Wednesday, June 27, 2012

Carbon tax is nothing to object to

When psychologists study those sects that predict the end of the world on a certain day, they find the leaders rarely willing to admit they were wrong and their true believers rarely willing to admit they were duped.

Rather, the sect members find some dubious rationalisation. It was our prayers, brothers and sisters, that interceded for this wicked world and persuaded the Good Lord to stay his hand.

Since the day he won the leadership of the opposition on the strength of his willingness to switch from supporting to opposing putting a price on carbon, Tony Abbott has been predicting the carbon tax would wreak devastation on the economy, wrecking industries and destroying jobs.

To be fair, running scare campaigns against new taxes has always been accepted as a legitimate tactic by our ethically challenged political class.

Labor was happy to exploit the fears of the ill-informed in its opportunist opposition to John Howard's ''great big new tax on everything'', the goods and services tax.

The biggest difference is that Abbott's misrepresentations have been so much more successful.

But with the carbon tax taking effect from Sunday, the moment of truth approaches. Soon enough it will become clear that, for consumers and the vast bulk of businesses, the dreaded carbon tax will have an effect much smaller than the GST.

The retail prices of electricity and gas will rise about 9 per cent, but the increases in other prices will be very small.

Whereas the GST increased the consumer price index 2.5 per cent, the carbon tax is expected to raise it just 0.7 per cent.

Whereas the GST is expected to raise revenue of $48 billion in the new financial year, the carbon tax is expected to raise about $4 billion in its first year and about $7 billion in subsequent years.

Julia Gillard and her supporters have been hoping against hope that, as soon as this reality dawns on a fearful public, as soon as the magnitude of the Liberals' hoax is revealed, voters will switch back to Labor in droves.

I don't see it happening. It rests on an unrealistic view of the lack of self-delusion in human nature.

Political parties and their cheerleaders don't like admitting they've been dishonest - even to themselves. And you and I don't like admitting we've allowed ourselves to be conned by unscrupulous politicians and shock jocks.

So we look for rationalisations, no matter how tenuous. And in these the carbon tax abounds. With the GST, the object of the exercise was clear and simple: to raise more revenue. With the carbon tax the object is far from clear to anyone who hasn't done their homework.

For a start, it's clear the object is not to raise revenue, because much of the revenue raised is being returned to households as ''compensation'' in the form of a small cut in income tax for most people and small increases in pensions, allowances and family benefits.

But if the object is simply to discourage people from using emissions-intensive goods and services - which it is - why give back to most people the extra tax they'll be paying?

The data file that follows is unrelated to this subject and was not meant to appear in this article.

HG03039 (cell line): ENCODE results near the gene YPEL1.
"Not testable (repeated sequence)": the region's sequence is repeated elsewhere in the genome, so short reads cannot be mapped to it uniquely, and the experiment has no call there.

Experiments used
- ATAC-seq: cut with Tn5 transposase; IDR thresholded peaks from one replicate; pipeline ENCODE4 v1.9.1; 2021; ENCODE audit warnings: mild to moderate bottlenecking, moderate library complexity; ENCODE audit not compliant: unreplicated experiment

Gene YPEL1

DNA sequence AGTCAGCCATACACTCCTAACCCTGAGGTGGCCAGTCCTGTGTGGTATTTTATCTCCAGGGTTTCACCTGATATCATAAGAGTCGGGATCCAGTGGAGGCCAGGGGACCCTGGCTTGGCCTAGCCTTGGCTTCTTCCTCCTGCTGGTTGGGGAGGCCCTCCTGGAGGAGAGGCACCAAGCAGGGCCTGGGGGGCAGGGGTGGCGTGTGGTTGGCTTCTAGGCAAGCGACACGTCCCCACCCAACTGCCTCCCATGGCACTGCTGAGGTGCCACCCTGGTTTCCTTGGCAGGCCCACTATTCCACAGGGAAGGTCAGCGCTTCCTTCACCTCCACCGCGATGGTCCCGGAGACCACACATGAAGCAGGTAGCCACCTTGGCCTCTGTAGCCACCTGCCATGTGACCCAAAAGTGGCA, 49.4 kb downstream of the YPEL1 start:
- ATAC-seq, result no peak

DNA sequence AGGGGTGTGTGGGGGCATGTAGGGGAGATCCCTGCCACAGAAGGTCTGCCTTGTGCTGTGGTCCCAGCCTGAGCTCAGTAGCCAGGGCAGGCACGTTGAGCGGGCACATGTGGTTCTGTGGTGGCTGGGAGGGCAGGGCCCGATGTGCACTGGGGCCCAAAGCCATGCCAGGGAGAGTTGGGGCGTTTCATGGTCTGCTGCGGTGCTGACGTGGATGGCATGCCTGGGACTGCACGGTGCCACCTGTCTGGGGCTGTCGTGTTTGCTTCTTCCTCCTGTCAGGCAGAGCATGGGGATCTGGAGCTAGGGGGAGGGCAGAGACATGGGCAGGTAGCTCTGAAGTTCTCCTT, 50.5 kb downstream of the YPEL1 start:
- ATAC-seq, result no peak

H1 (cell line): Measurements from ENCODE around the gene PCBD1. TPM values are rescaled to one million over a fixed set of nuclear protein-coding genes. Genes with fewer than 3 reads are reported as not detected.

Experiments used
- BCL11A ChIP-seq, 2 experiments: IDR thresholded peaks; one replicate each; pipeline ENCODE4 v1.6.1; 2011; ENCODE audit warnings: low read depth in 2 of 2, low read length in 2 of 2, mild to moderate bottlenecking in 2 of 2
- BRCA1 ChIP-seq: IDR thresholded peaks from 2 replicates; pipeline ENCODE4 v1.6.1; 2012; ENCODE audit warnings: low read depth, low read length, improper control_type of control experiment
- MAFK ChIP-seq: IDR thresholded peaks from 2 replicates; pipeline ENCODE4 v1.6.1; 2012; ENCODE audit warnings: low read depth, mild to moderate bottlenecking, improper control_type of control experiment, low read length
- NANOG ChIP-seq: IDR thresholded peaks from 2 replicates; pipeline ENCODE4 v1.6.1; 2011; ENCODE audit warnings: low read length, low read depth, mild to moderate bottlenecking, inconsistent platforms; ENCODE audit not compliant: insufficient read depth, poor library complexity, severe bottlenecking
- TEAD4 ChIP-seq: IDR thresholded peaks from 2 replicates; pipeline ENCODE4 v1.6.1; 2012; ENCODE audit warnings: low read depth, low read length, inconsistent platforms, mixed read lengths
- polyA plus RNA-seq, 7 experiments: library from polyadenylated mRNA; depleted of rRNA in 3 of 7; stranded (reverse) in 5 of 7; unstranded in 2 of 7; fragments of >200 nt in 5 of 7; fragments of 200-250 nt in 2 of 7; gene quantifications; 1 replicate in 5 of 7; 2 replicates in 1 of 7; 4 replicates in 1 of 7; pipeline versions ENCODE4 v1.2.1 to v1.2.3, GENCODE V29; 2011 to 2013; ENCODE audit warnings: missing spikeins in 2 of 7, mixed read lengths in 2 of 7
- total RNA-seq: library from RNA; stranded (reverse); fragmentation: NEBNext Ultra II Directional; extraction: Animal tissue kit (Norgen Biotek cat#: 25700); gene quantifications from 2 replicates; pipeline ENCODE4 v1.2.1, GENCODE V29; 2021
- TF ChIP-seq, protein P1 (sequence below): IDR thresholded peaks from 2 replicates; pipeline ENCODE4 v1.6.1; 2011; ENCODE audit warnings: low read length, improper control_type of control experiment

Because economists believe that to change people's behaviour it's necessary only to change the relative prices they face: to raise the prices of fossil fuels (particularly electricity and gas) relative to all other prices. It's not necessary to leave people out of pocket by keeping the proceeds from the tax you used to bring about the change in relative prices.

You may say you can't see how such a relatively modest rise in the price of electricity could make much difference to households' use of power. That's probably true, though it may encourage people to buy a more energy-efficient model next time they're replacing an appliance.

Actually, the price increase is aimed mainly at big industrial users of energy and, more particularly, the generators of electricity.

If the industrial users can be induced to eliminate wasteful use of power, this will make a difference. And if power companies can be induced to replace their present generators with less emissions-intensive models when the time comes, this will make a big difference. Raising the price of electricity produced by burning fossil fuels helps make the price of power produced from renewable sources more competitive.

But if those objections to the tax don't wash, there are plenty more. One is that the tax of $23 per tonne of carbon dioxide is way too high. I discuss this one in my little video on the website.

Yet another objection is that, since there's nothing an individual country can do to have a significant effect on global emissions of greenhouse gases, in the absence of a binding agreement to act by all the major countries there's no point in us doing anything.

Trouble with that argument is it increases the likelihood of failure. Only if enough countries demonstrate their good faith by getting on with it is effective global action likely to eventuate. We should line up with the good guys, not the bad guys - and we're far from the only good guy.

But if all else fails - if you can't find any other argument to confirm the wisdom of your original conclusion the carbon tax is a terrible thing - just tell yourself that, when the vast majority of scientists specialising in the area warn us continued emissions of greenhouse gases will lead to devastating climate change, they've got it all wrong.